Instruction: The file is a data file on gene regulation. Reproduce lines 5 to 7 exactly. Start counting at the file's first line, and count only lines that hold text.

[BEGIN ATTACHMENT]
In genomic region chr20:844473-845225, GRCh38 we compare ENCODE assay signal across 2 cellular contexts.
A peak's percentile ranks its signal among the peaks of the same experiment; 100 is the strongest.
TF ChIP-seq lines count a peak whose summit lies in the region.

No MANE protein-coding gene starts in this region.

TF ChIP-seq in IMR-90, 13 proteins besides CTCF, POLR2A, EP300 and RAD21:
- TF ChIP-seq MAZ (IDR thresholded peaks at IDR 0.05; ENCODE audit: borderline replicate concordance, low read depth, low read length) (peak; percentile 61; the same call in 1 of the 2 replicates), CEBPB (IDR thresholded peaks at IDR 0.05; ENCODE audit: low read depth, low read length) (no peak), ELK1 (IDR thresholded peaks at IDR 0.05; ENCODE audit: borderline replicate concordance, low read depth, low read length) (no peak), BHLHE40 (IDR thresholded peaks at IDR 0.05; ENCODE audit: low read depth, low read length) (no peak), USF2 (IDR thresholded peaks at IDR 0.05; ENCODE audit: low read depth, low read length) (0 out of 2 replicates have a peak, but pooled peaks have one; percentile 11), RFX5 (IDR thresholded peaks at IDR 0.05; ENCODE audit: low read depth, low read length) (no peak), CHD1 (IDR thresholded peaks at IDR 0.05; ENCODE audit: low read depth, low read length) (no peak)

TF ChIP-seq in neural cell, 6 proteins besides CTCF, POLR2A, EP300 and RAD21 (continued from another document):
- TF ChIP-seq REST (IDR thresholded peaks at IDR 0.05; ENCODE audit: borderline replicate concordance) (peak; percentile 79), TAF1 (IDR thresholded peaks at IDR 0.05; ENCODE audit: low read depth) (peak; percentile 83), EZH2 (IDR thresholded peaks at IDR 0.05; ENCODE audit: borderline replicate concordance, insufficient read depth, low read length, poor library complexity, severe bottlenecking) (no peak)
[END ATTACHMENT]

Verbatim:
TF ChIP-seq in IMR-90, 13 proteins besides CTCF, POLR2A, EP300 and RAD21:
- TF ChIP-seq MAZ (IDR thresholded peaks at IDR 0.05; ENCODE audit: borderline replicate concordance, low read depth, low read length) (peak; percentile 61; the same call in 1 of the 2 replicates), CEBPB (IDR thresholded peaks at IDR 0.05; ENCODE audit: low read depth, low read length) (no peak), ELK1 (IDR thresholded peaks at IDR 0.05; ENCODE audit: borderline replicate concordance, low read depth, low read length) (no peak), BHLHE40 (IDR thresholded peaks at IDR 0.05; ENCODE audit: low read depth, low read length) (no peak), USF2 (IDR thresholded peaks at IDR 0.05; ENCODE audit: low read depth, low read length) (0 out of 2 replicates have a peak, but pooled peaks have one; percentile 11), RFX5 (IDR thresholded peaks at IDR 0.05; ENCODE audit: low read depth, low read length) (no peak), CHD1 (IDR thresholded peaks at IDR 0.05; ENCODE audit: low read depth, low read length) (no peak)

TF ChIP-seq in neural cell, 6 proteins besides CTCF, POLR2A, EP300 and RAD21 (continued from another document):